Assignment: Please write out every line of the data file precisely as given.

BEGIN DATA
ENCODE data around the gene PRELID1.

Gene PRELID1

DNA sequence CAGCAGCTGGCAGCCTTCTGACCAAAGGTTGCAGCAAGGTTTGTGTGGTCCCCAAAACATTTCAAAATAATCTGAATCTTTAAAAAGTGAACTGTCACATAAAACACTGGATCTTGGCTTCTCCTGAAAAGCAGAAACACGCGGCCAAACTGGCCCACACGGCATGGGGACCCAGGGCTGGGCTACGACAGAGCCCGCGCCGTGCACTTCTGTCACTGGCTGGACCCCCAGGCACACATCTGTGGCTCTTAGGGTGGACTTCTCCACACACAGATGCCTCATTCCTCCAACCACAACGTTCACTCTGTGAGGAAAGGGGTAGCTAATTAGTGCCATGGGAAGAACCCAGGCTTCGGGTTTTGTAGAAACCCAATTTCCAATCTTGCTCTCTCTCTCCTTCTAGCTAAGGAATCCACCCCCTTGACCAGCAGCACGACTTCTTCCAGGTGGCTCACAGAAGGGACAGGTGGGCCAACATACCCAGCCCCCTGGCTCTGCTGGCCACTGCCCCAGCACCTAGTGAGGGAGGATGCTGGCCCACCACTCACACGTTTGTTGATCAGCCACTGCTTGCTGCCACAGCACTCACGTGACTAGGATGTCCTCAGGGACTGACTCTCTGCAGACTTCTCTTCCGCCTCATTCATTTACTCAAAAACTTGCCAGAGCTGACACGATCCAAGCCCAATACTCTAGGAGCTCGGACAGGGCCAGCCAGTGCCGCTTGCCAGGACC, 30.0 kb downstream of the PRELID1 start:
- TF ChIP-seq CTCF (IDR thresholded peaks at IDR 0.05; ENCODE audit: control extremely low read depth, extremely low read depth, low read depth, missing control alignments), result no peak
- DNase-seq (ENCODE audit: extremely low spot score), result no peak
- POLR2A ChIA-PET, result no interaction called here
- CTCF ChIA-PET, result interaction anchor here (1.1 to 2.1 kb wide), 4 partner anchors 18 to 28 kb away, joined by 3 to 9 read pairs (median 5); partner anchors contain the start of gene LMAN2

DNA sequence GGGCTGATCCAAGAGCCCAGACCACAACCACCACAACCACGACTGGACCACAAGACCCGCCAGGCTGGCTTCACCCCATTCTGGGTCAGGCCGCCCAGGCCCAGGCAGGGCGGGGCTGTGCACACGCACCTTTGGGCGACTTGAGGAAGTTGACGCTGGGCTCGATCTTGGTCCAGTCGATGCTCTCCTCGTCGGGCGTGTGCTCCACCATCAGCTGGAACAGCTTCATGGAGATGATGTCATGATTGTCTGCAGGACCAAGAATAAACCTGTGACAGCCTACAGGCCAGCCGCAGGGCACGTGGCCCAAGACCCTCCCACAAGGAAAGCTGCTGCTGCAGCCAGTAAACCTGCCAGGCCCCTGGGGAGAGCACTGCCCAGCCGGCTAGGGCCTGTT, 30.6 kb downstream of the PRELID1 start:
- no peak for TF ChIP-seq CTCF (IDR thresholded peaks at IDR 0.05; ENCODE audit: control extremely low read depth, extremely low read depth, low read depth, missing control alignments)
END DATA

ENCODE data around the gene PRELID1.

Gene PRELID1

DNA sequence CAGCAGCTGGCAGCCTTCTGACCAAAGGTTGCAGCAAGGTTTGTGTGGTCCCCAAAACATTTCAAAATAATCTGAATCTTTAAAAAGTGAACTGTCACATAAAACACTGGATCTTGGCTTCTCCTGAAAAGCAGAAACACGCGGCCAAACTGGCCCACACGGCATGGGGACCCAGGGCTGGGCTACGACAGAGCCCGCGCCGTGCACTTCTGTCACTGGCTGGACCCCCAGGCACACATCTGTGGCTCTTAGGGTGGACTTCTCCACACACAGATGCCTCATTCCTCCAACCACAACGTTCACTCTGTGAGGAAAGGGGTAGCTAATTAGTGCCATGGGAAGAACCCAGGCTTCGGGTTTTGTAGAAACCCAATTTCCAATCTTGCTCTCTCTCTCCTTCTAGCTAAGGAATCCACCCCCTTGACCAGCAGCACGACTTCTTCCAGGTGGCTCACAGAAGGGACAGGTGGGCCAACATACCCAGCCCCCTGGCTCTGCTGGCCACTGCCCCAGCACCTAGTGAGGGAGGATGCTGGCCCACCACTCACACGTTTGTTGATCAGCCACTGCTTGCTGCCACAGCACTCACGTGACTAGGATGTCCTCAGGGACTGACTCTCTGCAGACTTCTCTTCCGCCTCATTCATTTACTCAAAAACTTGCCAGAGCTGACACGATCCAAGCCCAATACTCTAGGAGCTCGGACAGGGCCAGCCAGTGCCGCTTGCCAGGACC, 30.0 kb downstream of the PRELID1 start:
- TF ChIP-seq CTCF (IDR thresholded peaks at IDR 0.05; ENCODE audit: control extremely low read depth, extremely low read depth, low read depth, missing control alignments), result no peak
- DNase-seq (ENCODE audit: extremely low spot score), result no peak
- POLR2A ChIA-PET, result no interaction called here
- CTCF ChIA-PET, result interaction anchor here (1.1 to 2.1 kb wide), 4 partner anchors 18 to 28 kb away, joined by 3 to 9 read pairs (median 5); partner anchors contain the start of gene LMAN2

DNA sequence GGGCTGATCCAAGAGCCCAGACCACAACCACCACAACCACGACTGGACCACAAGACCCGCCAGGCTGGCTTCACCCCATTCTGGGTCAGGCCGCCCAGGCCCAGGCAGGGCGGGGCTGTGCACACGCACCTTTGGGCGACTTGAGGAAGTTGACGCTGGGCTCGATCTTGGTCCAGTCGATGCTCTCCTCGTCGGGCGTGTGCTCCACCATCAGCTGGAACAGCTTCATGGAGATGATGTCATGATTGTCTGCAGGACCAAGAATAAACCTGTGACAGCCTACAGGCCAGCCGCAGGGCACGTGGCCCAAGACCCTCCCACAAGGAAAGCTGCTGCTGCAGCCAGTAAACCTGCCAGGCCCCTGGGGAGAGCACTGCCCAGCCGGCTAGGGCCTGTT, 30.6 kb downstream of the PRELID1 start:
- no peak for TF ChIP-seq CTCF (IDR thresholded peaks at IDR 0.05; ENCODE audit: control extremely low read depth, extremely low read depth, low read depth, missing control alignments)